The process of decolonizing food systems should answer the question: Now that Africans control land, labour and other resources, how can they generate their own food systems-related knowledge, inventions and innovations in order to come up with their own food systems? If it is not political will, what is preventing Africans from using their own knowledge and resources to control the whole food system from seed to market?  For example, they can start from developing their own indigenous seed, their own chemicals and other technologies.

Young Africans now have land and knowledge but lack capital. How can Africans support their mass markets to replace imported market systems as part of restoring African food sovereignty? Without controlling food systemslike investment in infrastructure, innovation, seed, chemicals and processing, most Africans remain vulnerable to drought and pandemics which are characterized by restrictions in importation of food. Deprivation of African food systems has seen farmers buying seed every year – a serious form of colonization which treats seed as a consumable.

Demand or consumption side

In much of Africa, everything associated with imported knowledge and technologies is considered modern and this includes imported technologies like use of fertilizers and chemicals but no one is talking about the side effects on soils, the environment and people’s health.  As long Africans do not control their own consumption patterns, they will remain colonized and stuck in prescriptive consumption patterns like breakfast – mid morning tea – lunch – dinner. When you are told what to eat and when, you are not in charge of managing your consumption patterns.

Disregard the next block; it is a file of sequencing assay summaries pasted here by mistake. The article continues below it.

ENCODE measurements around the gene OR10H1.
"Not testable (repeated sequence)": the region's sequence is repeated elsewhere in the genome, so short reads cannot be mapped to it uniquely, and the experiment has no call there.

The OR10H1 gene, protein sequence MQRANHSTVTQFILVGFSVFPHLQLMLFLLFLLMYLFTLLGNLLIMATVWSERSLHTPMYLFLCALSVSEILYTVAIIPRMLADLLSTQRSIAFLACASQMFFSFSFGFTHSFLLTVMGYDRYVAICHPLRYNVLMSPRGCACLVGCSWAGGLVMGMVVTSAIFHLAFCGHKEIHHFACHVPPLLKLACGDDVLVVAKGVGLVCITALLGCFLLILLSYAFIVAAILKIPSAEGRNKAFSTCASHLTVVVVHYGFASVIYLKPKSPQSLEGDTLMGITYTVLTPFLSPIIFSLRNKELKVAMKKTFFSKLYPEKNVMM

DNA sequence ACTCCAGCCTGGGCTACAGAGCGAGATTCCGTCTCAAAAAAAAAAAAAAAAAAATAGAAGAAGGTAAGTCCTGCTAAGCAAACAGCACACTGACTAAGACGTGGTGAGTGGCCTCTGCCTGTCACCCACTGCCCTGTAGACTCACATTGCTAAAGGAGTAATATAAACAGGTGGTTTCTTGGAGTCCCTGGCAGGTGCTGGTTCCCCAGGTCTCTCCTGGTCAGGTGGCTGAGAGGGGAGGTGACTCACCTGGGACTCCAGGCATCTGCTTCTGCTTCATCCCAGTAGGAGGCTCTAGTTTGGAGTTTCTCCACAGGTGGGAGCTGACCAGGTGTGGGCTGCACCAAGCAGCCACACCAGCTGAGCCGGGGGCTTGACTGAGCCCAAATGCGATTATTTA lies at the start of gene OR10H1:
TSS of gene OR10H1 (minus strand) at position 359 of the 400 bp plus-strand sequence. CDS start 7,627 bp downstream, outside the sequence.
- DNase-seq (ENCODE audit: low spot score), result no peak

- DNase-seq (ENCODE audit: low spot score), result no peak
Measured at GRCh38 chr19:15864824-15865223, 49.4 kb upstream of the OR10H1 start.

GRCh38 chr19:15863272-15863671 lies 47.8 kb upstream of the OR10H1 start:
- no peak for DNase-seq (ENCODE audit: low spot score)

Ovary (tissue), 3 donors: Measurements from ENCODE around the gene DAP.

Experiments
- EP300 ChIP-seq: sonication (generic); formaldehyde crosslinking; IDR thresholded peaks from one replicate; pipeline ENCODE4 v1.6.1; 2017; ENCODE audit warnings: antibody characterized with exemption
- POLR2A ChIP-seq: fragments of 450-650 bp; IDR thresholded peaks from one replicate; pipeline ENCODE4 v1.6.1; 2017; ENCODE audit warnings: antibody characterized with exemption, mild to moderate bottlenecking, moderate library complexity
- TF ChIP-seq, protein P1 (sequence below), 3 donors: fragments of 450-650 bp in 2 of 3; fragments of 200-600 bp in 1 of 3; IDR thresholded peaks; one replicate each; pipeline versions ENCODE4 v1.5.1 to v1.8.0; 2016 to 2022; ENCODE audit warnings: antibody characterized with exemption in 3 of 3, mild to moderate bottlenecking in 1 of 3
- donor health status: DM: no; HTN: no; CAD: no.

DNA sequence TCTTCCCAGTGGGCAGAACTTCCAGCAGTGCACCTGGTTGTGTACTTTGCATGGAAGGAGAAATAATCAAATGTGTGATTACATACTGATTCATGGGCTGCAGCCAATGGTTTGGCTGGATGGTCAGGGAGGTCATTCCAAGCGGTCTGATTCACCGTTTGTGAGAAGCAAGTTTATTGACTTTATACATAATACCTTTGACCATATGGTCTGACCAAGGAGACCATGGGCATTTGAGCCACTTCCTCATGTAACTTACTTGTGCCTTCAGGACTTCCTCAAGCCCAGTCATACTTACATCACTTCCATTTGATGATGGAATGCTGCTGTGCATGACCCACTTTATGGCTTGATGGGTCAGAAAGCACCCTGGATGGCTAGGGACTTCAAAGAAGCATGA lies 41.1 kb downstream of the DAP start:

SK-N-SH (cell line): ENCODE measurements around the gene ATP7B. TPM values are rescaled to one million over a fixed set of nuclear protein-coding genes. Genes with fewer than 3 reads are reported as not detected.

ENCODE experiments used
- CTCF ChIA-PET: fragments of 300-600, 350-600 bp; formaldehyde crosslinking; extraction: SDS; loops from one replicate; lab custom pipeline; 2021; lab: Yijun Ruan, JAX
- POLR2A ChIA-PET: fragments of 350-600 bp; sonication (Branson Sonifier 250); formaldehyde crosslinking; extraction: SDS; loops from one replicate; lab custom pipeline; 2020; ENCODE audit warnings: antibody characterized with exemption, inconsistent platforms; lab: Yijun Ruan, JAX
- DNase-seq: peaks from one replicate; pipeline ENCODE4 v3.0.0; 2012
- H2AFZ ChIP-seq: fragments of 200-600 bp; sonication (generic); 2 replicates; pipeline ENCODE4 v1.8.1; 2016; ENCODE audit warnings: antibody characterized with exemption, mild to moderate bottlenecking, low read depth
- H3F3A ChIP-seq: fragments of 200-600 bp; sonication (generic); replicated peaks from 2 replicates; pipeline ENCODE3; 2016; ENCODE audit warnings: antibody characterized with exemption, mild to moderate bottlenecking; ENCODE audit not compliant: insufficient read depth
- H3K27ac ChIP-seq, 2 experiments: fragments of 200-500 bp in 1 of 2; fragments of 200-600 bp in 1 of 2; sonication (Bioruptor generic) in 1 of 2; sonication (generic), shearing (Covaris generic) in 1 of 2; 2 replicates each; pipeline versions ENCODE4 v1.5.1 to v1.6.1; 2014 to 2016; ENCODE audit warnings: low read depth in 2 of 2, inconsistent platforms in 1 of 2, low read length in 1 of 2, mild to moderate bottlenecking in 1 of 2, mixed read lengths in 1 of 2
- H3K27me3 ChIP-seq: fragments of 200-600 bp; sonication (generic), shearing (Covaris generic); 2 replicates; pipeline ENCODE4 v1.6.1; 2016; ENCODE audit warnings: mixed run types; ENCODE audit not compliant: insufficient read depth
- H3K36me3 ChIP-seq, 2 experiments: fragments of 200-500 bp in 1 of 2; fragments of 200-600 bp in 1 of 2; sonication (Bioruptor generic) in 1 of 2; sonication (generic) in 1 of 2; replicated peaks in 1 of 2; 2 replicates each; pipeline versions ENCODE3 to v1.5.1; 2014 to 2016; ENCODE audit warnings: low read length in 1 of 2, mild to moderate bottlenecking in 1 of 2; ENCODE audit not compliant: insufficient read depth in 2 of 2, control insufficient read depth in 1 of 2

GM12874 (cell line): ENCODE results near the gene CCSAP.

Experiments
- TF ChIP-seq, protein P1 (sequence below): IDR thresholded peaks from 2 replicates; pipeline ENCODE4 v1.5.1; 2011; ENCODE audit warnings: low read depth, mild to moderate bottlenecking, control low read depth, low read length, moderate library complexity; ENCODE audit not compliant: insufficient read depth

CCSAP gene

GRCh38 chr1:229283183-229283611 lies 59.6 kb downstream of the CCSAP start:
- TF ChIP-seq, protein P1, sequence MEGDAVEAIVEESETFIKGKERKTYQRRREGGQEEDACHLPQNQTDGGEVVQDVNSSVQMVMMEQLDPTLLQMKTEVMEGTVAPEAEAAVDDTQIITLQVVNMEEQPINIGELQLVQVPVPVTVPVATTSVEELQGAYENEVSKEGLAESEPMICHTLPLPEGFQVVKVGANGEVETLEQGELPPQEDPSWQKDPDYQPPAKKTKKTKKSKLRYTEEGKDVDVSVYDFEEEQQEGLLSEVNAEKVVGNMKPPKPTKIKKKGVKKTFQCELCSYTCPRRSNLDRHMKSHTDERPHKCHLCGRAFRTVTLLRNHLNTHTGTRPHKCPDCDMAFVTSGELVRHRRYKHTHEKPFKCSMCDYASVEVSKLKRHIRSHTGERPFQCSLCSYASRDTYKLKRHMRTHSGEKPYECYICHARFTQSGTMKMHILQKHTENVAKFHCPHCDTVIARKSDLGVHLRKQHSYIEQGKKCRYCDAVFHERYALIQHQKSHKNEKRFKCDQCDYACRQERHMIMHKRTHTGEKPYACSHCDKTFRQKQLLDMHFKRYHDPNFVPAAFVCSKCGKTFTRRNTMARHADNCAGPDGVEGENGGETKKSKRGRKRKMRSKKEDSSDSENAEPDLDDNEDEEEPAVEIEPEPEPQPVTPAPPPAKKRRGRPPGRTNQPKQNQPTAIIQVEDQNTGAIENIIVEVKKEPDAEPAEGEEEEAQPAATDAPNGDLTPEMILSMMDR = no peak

Colonial consumption patterns were meant to develop markets for food whose knowledge colonialists had developed. Innovations and inventions around food were meant to create a market by tying consumption to time so that time of the day influences demand for particular food as in bread and breakfast-related food in the morning, some types of food for lunch and others for dinner as well as snacks and teas in between. This is how time has been used to determine household purchasing decisions irrespective of the nature of work members of the household are doing.

The low hanging opportunity

Within the mission to decolonize African food systems, the low hanging process should start with food systems whose indigenous knowledge Africans already possess and control. Then they can move to generating new knowledge around existing food systems. How much knowledge do Africans have on the whole maize production process?  If Africans cannot control maize germplasm, then they are not independent. For example, most African countries are blessed with abundant indigenous like brown rice and related knowledge. Much of that knowledge is with indigenous Africans.  imported rice. Is it not time to use ancestral and indigenous knowledge to promote the production of brown rice and other indigenous foods?

Political will can be demonstrated by setting up seed houses for local foods like brown rice, small grains, sesame, sweet potatoes, indigenous groundnuts with different names attached to them and many other crops. Whose permission do African need to build seed houses for their wild fruits, indigenous herbs, yams and many other foods?  There is a lot of indigenous knowledge on these foods in several communities and production zones.

Setting up supportive institutions can be the best starting point in decolonizing and restoring African food systems. As long as Africans do not control technologies in their food systems, they will remain under pressure to import technologies. This is why foreign currency remains a treasured commodity in African countries as African governments compete to get foreign currencies backed by natural resources.  For how long will African policy makers be proud of valuing their natural resources using foreign currency?

charles@knowledgetransafrica.com  / charles@emkambo.co.zw / info@knowledgetransafrica.com

Website: www.emkambo.co.zw / www.knowledgetransafrica.com